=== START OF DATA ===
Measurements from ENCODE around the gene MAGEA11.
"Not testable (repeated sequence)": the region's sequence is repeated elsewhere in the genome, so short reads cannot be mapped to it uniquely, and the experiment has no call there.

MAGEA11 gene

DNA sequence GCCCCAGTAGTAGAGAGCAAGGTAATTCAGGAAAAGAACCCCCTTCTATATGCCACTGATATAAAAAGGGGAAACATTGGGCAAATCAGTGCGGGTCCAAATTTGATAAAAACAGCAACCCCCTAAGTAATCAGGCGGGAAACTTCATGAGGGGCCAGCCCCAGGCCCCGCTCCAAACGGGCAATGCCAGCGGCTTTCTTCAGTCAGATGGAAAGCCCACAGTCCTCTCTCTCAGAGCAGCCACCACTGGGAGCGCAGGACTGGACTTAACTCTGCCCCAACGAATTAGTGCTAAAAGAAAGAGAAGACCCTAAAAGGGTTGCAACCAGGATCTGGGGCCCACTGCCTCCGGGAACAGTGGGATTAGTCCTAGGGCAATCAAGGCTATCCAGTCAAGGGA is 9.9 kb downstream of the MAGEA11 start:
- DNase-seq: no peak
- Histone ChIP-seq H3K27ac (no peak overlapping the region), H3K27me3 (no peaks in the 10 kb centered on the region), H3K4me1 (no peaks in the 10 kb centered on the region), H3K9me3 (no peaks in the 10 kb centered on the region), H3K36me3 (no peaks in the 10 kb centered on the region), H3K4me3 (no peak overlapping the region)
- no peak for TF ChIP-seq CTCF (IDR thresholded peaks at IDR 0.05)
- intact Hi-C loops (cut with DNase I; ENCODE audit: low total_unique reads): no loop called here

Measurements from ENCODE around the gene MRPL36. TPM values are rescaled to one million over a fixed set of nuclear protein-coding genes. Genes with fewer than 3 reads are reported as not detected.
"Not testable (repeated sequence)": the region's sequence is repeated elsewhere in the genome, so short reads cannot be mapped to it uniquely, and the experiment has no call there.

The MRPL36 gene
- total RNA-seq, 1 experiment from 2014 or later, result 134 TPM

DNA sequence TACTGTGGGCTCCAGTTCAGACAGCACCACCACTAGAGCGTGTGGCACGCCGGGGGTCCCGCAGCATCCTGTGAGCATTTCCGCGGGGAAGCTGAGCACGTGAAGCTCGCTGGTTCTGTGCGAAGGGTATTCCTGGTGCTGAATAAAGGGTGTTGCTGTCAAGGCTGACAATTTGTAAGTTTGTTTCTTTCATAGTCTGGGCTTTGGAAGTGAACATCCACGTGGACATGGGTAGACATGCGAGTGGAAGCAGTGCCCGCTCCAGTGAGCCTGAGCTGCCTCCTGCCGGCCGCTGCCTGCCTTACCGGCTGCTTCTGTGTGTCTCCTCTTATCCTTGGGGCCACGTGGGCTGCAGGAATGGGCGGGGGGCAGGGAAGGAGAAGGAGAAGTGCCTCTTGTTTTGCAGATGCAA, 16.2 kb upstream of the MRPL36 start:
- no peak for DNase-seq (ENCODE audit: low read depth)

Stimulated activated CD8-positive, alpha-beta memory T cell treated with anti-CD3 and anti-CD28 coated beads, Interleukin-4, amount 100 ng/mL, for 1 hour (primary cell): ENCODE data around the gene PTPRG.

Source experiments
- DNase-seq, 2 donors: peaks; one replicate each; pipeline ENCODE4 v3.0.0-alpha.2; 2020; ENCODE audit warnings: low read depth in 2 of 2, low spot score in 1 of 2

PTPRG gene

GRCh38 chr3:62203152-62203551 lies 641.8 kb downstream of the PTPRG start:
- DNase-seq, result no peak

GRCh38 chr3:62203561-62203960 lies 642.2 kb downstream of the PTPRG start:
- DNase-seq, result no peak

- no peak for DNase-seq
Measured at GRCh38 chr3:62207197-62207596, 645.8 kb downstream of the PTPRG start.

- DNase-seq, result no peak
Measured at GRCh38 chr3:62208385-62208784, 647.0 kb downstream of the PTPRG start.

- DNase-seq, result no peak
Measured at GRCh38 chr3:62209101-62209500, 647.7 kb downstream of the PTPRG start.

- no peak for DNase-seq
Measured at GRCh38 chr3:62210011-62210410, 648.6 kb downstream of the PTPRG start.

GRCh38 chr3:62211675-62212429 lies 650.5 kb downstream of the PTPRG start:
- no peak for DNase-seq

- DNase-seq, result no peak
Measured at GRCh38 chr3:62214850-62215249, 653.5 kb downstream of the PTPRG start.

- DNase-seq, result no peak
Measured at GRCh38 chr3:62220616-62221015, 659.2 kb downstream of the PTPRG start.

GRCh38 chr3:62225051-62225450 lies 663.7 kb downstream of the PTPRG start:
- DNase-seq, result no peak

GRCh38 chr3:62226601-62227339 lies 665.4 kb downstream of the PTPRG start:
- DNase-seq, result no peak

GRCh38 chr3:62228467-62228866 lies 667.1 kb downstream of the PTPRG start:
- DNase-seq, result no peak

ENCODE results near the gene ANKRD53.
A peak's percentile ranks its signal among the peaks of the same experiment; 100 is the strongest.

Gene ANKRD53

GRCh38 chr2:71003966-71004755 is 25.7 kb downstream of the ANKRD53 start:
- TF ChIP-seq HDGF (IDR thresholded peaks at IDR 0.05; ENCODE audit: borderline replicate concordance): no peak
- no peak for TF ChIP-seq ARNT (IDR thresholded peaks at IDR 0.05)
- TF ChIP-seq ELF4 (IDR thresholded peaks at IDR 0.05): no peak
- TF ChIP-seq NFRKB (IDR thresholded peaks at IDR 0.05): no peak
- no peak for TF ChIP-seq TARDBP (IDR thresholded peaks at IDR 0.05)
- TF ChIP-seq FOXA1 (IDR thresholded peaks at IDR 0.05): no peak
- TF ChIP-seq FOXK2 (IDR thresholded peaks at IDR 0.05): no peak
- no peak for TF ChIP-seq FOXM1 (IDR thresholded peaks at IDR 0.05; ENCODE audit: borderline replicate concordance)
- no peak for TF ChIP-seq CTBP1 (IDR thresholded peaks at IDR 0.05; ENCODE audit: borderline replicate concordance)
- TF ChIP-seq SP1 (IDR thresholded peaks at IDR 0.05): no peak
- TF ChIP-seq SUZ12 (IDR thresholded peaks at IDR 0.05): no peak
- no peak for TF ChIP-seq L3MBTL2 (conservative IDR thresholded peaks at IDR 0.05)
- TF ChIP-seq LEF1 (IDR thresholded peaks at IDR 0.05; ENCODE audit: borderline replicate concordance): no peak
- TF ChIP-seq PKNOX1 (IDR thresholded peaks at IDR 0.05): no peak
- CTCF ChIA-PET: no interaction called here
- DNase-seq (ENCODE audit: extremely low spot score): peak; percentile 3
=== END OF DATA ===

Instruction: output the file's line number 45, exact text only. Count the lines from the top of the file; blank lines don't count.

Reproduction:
Gene ANKRD53